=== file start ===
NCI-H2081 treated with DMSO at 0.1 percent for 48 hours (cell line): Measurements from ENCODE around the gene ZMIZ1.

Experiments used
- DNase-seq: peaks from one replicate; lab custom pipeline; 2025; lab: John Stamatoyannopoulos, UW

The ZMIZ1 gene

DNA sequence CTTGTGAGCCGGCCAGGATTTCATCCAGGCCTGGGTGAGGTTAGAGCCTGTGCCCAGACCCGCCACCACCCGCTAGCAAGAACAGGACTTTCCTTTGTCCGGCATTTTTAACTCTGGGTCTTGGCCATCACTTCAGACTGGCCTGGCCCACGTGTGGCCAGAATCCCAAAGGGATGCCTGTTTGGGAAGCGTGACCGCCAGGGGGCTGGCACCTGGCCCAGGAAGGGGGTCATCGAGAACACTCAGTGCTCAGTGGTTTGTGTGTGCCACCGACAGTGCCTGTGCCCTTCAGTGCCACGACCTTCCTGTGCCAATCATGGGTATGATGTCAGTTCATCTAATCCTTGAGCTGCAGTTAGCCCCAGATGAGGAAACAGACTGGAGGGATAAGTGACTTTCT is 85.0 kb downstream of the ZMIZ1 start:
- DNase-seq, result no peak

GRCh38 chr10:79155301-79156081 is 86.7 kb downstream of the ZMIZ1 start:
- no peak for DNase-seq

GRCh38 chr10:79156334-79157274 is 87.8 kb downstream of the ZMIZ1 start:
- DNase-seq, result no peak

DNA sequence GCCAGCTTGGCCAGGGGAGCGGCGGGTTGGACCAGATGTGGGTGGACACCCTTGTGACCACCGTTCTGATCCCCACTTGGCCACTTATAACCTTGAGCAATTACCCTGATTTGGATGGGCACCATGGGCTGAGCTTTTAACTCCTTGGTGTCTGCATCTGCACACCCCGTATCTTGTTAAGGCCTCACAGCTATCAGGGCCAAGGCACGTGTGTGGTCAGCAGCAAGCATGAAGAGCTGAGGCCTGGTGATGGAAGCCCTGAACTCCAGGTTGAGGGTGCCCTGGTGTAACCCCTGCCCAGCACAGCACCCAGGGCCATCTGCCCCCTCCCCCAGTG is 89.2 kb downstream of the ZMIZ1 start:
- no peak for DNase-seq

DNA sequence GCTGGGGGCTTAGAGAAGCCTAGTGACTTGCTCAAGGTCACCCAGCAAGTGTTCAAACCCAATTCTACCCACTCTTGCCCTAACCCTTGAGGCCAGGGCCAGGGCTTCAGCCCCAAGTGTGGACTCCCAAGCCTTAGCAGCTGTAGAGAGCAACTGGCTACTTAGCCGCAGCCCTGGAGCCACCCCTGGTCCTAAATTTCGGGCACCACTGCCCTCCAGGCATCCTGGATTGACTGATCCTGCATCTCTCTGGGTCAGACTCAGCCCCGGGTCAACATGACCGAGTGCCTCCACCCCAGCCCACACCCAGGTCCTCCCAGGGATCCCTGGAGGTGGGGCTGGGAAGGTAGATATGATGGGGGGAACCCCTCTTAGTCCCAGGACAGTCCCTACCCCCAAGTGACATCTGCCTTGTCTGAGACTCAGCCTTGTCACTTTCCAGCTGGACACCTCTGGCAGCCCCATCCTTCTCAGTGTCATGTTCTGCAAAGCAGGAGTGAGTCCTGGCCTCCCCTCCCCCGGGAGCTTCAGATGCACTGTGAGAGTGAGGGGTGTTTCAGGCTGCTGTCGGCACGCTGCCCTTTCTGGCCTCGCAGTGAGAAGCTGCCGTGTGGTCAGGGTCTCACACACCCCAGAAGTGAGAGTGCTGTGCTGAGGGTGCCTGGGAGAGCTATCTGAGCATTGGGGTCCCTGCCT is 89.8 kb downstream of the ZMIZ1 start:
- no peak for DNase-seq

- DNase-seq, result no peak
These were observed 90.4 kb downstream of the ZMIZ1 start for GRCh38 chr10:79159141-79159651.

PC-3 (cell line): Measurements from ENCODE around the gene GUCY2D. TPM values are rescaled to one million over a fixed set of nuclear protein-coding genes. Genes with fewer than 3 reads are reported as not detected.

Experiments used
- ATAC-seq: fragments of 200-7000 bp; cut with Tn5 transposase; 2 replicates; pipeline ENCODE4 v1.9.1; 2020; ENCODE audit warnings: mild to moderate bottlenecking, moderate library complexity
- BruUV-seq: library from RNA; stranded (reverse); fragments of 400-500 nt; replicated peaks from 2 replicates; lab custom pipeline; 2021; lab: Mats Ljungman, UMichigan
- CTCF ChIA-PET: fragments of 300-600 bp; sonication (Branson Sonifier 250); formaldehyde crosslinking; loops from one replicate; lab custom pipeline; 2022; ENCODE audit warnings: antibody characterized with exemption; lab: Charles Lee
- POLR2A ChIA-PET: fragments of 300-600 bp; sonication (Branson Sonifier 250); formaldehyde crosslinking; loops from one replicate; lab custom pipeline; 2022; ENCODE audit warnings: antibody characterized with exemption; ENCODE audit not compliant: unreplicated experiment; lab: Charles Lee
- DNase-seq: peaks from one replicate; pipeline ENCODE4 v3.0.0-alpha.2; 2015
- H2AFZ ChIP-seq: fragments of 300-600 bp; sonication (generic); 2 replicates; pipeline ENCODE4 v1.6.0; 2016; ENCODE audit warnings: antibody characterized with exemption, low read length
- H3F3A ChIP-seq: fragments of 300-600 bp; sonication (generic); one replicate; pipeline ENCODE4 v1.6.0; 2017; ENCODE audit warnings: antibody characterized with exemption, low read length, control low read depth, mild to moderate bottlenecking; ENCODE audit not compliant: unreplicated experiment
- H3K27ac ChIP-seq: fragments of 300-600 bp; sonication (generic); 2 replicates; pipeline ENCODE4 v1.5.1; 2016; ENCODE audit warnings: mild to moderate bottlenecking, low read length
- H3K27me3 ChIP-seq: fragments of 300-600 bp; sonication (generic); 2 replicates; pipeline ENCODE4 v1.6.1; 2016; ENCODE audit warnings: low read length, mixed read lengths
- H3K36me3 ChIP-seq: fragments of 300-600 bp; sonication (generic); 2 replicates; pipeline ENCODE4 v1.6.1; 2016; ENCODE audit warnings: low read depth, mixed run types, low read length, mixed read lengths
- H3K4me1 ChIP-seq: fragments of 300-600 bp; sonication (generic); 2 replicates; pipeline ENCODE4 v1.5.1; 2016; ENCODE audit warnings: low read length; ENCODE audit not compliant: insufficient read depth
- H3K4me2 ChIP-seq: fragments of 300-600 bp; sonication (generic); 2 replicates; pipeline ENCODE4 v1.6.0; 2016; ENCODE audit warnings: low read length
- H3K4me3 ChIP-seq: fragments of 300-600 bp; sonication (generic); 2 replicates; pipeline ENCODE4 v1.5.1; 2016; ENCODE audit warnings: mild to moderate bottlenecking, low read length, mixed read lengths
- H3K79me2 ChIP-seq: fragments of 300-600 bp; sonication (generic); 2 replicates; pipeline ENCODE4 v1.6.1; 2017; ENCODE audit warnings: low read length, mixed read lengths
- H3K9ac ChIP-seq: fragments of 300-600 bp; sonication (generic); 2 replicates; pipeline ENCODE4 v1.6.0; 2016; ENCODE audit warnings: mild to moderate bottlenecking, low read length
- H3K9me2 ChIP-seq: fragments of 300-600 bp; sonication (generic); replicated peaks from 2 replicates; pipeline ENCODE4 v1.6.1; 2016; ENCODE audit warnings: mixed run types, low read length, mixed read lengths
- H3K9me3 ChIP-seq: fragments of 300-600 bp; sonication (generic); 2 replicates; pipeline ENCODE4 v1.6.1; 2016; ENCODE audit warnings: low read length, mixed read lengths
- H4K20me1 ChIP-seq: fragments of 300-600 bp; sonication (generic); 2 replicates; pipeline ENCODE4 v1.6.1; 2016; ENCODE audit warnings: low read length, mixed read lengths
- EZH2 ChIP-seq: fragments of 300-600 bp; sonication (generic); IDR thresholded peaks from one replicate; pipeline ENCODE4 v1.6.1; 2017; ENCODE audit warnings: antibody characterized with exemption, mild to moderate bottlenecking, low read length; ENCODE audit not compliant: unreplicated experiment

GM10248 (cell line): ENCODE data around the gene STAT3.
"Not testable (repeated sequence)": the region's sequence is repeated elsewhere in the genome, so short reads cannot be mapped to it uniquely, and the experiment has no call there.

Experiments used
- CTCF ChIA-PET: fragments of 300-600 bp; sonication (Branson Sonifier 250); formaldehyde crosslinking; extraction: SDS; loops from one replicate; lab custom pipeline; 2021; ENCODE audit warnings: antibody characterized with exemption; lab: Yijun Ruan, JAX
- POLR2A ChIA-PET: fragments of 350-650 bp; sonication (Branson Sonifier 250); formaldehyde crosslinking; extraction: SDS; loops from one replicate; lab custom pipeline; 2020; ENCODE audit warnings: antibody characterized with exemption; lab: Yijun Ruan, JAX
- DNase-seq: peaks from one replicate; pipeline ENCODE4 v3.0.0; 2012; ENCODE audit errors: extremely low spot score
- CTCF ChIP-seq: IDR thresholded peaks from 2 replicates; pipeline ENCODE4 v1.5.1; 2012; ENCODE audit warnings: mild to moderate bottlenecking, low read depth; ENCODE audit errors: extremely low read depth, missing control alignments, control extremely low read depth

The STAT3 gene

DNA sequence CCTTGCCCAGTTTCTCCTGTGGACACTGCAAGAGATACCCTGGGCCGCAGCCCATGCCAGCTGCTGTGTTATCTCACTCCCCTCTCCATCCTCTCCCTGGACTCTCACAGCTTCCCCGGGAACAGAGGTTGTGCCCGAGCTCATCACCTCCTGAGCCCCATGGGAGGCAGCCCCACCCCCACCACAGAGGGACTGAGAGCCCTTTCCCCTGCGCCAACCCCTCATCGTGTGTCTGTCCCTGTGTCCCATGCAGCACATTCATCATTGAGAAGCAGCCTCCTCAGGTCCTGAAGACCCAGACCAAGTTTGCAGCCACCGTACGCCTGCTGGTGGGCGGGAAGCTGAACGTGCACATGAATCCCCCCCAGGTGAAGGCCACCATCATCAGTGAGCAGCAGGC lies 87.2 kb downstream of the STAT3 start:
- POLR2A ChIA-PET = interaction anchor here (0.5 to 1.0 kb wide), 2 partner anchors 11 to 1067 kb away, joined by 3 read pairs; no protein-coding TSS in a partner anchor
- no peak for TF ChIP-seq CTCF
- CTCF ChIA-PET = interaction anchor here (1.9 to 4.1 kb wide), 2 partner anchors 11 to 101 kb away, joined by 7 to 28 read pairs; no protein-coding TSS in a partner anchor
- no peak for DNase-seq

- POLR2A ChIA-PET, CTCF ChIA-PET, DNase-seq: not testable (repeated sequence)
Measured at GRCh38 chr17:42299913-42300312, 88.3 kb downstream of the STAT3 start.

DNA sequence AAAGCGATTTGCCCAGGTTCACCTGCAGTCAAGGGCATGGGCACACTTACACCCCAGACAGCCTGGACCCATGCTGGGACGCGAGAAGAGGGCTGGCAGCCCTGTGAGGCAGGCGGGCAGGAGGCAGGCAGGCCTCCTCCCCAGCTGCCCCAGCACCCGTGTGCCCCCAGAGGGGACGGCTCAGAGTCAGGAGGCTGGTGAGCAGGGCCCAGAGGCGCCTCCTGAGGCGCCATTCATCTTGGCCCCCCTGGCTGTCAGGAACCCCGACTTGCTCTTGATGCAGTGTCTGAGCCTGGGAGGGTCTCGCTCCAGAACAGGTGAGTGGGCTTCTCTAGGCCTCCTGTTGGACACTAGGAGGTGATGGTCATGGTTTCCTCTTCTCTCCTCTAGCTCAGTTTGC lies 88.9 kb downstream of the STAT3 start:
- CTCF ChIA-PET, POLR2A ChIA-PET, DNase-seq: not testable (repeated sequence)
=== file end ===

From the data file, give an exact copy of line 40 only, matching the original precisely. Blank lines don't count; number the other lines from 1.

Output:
Experiments used